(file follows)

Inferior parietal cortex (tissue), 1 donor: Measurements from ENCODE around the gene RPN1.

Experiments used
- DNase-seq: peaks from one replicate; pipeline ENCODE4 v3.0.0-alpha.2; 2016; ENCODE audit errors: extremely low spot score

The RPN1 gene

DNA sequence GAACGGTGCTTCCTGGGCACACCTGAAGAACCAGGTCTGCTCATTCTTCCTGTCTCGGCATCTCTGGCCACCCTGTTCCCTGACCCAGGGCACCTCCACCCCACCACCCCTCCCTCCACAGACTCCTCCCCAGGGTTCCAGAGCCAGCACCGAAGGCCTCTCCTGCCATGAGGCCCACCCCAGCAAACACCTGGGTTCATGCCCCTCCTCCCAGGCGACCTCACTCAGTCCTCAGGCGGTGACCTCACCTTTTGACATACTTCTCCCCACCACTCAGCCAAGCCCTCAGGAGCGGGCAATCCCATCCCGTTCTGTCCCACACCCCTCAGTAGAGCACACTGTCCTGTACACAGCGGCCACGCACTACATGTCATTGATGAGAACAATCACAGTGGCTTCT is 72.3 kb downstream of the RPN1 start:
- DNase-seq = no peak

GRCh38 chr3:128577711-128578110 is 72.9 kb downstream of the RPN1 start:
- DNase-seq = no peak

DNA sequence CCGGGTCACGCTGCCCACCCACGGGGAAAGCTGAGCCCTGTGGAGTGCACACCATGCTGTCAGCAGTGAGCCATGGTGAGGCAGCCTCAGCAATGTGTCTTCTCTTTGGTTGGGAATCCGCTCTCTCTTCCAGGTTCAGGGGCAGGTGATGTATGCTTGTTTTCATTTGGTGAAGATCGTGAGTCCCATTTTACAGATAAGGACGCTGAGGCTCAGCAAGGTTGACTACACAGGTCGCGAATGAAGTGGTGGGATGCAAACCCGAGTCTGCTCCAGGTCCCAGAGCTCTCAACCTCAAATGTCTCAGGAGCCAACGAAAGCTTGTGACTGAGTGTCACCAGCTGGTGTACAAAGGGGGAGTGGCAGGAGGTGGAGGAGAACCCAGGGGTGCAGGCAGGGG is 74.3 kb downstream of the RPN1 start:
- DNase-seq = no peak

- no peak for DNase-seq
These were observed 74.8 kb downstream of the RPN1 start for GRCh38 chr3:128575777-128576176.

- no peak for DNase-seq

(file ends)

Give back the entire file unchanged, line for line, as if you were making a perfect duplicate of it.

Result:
Inferior parietal cortex (tissue), 1 donor: Measurements from ENCODE around the gene RPN1.

Experiments used
- DNase-seq: peaks from one replicate; pipeline ENCODE4 v3.0.0-alpha.2; 2016; ENCODE audit errors: extremely low spot score

The RPN1 gene

DNA sequence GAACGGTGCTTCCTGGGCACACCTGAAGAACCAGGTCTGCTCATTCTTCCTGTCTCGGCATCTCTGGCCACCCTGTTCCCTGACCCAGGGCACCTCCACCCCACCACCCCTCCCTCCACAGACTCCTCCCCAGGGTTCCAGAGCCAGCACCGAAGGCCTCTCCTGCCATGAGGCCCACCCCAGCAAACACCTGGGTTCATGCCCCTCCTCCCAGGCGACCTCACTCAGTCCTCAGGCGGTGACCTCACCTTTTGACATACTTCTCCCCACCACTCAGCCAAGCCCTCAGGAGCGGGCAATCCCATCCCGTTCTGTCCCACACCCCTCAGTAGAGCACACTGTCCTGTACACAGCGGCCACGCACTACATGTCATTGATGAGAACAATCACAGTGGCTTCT is 72.3 kb downstream of the RPN1 start:
- DNase-seq = no peak

GRCh38 chr3:128577711-128578110 is 72.9 kb downstream of the RPN1 start:
- DNase-seq = no peak

DNA sequence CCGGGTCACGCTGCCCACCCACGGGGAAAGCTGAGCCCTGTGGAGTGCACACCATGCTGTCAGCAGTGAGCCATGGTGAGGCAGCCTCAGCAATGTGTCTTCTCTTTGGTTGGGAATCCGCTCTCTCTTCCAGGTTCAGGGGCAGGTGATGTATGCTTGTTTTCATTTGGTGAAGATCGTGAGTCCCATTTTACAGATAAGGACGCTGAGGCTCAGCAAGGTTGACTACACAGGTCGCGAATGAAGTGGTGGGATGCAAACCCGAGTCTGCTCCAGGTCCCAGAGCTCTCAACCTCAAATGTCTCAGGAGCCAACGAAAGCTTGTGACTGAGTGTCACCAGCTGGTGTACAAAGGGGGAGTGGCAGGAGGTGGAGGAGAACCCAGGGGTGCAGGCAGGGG is 74.3 kb downstream of the RPN1 start:
- DNase-seq = no peak

- no peak for DNase-seq
These were observed 74.8 kb downstream of the RPN1 start for GRCh38 chr3:128575777-128576176.

- no peak for DNase-seq